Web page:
Thursday, November 15, 2018

Weekly To-Do, 11/8 - 11/14

Week two of my to-do list. This was equally useful this week - some patterns persisted, others didn't. I'm sorry if it bugs you.

As before (I didn't think it would hurt to include this disclaimer in every post): I'm including selected names of pubs and books because making this list would be ten times harder, and therefore not worth the effort, to anonymize them all. This week I anonymized a couple of them. Any of the acceptances could fall through at any time. By naming them, I am not badmouthing the publications who rejected or didn't reply. This is data, not trash-talk or promotion.

Writing:
Articles about freelancing (2)
Review of What Should Be Wild
Review of Empire of Sand
MST article (draft)
Review of We Can't Breathe

Followups:
Books I Hate subject KW
Barrelhouse (answered)
PitchWars reader (answered)
Houston Chronicle (answered)
OL Books

Pitching:
Freelance article 1 to Medium
MST article to BAFG (accepted)
Catch, Release to KR
Books I Hate to KH (answered)
G to A
Pop Feminism piece

Reading:
Last Night in Nuuk
G
Catch, Release

Correspondence:
Scribe rejection
Submit Scribe elsewhere (accepted)
Email to Shields publicist
Emails w/ TWRP
Emails from Locus
Freelance article 2 to FF

Other:
Edits on Choundas review
Edits on Scribe review
Edits on Surge review
Edits on Biss review
Edits on "After Gardens"
Check LAR, Locus, Pleiades daily for filed reviews
Promote Choundas review
Promote Tinsley review
Agent research
Author chatter on Twitter
Website updates

I forgot to note down one item from last week: Write & record snippet for friend's podcast. I wish I'd finished at least one other book, but it was a stressful week with the fires. I did a surprising amount of writing.

Thursday, November 8, 2018

Weekly To-Do, 11/1 - 11/8


As promised in my last post, here's the initial round of What I Did This Week As A Freelancer. Feel free to email me questions if you have them. To preempt at least one question, this is one week's stuff: Thursday morning, November 1, to Wednesday night, November 7. The categories aren't in any particular order, except maybe in the clarity of their definitions.

This is only writing-related stuff. During this week I also made plans for a film screening at CSUN, bought flights to AWP and Iceland, voted, took the occasional shower, etc. I had included work I did for the Northridge Review on this list, but I took it off. It's part of my life but not concretely part of my freelance agenda.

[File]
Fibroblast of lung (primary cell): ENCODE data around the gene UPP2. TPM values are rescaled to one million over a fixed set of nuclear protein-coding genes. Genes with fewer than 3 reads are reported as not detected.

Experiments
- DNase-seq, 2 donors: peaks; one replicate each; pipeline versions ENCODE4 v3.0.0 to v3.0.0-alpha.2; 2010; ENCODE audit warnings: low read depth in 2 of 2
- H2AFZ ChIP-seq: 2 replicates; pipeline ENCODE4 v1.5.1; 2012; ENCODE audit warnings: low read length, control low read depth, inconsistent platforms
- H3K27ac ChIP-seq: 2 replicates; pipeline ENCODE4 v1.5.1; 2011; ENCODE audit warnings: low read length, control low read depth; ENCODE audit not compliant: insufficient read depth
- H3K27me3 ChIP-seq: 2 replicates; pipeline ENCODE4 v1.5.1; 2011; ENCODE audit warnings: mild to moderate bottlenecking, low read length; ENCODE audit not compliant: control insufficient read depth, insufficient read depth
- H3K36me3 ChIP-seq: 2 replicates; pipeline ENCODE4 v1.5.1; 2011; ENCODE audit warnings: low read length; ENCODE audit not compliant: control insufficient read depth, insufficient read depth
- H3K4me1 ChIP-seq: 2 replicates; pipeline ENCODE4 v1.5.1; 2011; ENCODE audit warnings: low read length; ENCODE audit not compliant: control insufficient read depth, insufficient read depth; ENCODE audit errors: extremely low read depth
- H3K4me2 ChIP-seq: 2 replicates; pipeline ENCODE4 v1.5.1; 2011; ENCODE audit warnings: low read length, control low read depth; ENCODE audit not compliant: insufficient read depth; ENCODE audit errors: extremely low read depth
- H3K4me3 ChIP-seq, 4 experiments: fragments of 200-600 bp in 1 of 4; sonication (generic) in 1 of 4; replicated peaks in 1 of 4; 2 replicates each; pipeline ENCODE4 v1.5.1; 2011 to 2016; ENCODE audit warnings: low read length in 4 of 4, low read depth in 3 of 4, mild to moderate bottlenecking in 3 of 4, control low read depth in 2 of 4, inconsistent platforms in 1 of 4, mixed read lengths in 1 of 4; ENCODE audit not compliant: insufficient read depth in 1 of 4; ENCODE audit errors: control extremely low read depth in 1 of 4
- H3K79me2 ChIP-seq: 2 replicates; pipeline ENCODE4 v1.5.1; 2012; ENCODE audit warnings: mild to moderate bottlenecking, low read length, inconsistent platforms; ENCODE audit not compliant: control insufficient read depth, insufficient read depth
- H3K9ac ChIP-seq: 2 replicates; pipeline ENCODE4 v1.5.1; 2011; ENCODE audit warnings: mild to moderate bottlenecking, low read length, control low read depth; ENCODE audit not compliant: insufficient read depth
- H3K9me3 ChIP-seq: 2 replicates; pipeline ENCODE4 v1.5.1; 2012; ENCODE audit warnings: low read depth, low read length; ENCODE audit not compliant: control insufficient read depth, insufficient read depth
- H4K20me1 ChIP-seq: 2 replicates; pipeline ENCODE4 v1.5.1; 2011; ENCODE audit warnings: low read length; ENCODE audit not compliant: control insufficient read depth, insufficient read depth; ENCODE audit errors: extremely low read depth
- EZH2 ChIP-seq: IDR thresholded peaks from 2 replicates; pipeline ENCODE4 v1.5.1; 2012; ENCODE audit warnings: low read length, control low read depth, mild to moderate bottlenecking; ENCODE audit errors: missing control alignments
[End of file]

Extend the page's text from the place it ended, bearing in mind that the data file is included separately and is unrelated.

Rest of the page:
Very important: I'm including the names of all the pubs and books because making this list would be ten times harder, and therefore not worth the effort, to anonymize them all. Any of the acceptances could fall through at any time. By naming them, I am not badmouthing the publications who rejected or didn't reply. This is data, not trash-talk or promotion.

This was an extremely helpful exercise. I think I'll keep doing it until I or you get tired of it.

Writing:
Review of Beyonce in Formation
Review of Five Plots
Review of Notes from No Man's Land
Review of We Can Save Us All 
Blog post

Followups:
Guesthouse (answered)
Prairie Schooner (answered)
Houston Chronicle x2 (accepted)
Sinkhole (answered)
Washington Post x2
Sewanee Review (answered)
NPR
VIDA (answered)
io9 (rejected)
SyFy Wire
The Outline
Calyx

Pitching:
Thirty-Seven to 3:AM (accepted)
Five Plots to Rain Taxi (accepted)

Reading:
What Should Be Wild
We Can't Breathe
Empire of Sand 

Correspondence:
Emails w/ mentoring program supervisor, mentee
Email to potential editor-employer
Emails w/ UTP publicist
Email w/ Gatsby's Child publicist
Emails w/ Shields 
Emails w/ TLS re: Virtuoso
Misc networking emails 

Other:
Completed Lubchansky interview
Tax paperwork to Chronicle
Promoted TLS piece
Misc social media (interacting w/ writers, presses, etc.)
Edits on Surge review
Accepted assignment from Arts Fuse
Attended literary event in DTLA
Checked LAR & Locus daily for filed reviews
Updated Duotrope after rejection (through Submittable)

Questions? Comments? Get in touch. :)

Monday, November 5, 2018

The Book Arbiter

Suspicious fish is suspicious

I'd like to caption the above with "every book critic ever" 

I've been meaning for a while to write about this essay, "The Movie Assassin," which got a fair amount of attention when it came out at the end of September. I've read widely varied reactions to this article, from total angry dismissal to "I feel seen." I loved it, found it worth reading repeatedly, considered what it meant to me in multiple dimensions, still am not sure that I've written, below, everything I have to say and think about it.

The main thing the essay made me want to repeat is how important I find it not to go with the flow of the crowd when writing criticism. 27-year-old Sarah didn't like The English Patient perhaps for immature reasons, but twenty years later, she has the language to express what's wrong with it, and in my view it's the same thing that's wrong with a lot of prestige pictures: it's not good just because a preponderance of influential people say it is.